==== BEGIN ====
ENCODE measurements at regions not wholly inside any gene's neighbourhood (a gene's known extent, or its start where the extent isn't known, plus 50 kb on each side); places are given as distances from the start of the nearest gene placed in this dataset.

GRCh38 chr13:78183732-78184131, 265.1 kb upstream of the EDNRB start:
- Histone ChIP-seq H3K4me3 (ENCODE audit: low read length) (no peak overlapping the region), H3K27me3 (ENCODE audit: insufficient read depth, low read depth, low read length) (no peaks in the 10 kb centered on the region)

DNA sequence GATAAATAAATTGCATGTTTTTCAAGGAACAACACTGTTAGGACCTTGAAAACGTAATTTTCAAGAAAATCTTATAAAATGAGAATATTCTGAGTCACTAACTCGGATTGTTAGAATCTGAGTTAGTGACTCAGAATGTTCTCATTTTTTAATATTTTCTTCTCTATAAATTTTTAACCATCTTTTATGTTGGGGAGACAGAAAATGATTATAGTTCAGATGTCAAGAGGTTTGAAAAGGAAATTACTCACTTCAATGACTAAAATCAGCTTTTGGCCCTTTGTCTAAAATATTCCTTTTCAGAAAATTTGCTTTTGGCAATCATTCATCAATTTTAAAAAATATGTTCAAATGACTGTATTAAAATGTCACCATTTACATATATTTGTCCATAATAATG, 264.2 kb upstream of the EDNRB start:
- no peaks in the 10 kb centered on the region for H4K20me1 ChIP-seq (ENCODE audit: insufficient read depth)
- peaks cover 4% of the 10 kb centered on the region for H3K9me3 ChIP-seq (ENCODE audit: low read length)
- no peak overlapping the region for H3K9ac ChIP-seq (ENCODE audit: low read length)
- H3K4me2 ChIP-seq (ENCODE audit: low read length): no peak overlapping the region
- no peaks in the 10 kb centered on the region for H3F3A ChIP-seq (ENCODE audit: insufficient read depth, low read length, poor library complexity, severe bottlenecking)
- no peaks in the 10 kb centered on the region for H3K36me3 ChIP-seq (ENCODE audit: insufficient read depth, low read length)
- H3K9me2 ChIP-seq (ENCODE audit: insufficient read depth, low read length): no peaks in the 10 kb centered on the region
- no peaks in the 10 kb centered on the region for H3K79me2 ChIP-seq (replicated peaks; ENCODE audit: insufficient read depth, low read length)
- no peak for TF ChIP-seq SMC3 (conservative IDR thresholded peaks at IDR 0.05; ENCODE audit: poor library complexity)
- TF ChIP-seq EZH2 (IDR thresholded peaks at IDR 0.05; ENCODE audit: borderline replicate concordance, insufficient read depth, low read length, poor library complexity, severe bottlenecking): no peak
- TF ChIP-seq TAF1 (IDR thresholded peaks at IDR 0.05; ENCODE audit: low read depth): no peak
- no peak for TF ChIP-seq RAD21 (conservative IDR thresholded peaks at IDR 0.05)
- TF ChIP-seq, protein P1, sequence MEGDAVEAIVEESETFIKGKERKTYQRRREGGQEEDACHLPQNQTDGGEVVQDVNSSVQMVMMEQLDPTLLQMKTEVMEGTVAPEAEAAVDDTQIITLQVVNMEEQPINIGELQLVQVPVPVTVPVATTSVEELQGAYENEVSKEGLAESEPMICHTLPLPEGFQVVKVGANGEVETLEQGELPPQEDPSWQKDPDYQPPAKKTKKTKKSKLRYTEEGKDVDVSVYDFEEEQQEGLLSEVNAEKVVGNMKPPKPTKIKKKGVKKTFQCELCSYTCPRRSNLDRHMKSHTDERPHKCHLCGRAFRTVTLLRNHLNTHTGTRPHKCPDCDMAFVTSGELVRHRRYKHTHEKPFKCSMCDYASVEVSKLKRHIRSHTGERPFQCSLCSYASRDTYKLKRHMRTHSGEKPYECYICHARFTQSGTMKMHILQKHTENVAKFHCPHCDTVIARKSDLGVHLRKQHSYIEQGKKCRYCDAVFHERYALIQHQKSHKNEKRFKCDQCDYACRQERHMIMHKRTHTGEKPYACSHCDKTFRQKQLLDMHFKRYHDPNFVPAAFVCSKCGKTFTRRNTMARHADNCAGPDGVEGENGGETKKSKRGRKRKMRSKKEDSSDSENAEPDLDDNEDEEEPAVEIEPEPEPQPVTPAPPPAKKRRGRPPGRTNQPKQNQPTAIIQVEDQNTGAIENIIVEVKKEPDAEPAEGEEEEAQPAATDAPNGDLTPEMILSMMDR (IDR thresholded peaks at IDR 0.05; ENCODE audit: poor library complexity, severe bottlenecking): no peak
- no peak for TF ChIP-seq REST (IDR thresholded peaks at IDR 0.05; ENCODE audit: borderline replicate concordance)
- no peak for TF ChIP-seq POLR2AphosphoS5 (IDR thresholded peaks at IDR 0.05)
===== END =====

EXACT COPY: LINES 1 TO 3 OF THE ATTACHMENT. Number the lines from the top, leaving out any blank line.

ENCODE measurements at regions not wholly inside any gene's neighbourhood (a gene's known extent, or its start where the extent isn't known, plus 50 kb on each side); places are given as distances from the start of the nearest gene placed in this dataset.

GRCh38 chr13:78183732-78184131, 265.1 kb upstream of the EDNRB start:
- Histone ChIP-seq H3K4me3 (ENCODE audit: low read length) (no peak overlapping the region), H3K27me3 (ENCODE audit: insufficient read depth, low read depth, low read length) (no peaks in the 10 kb centered on the region)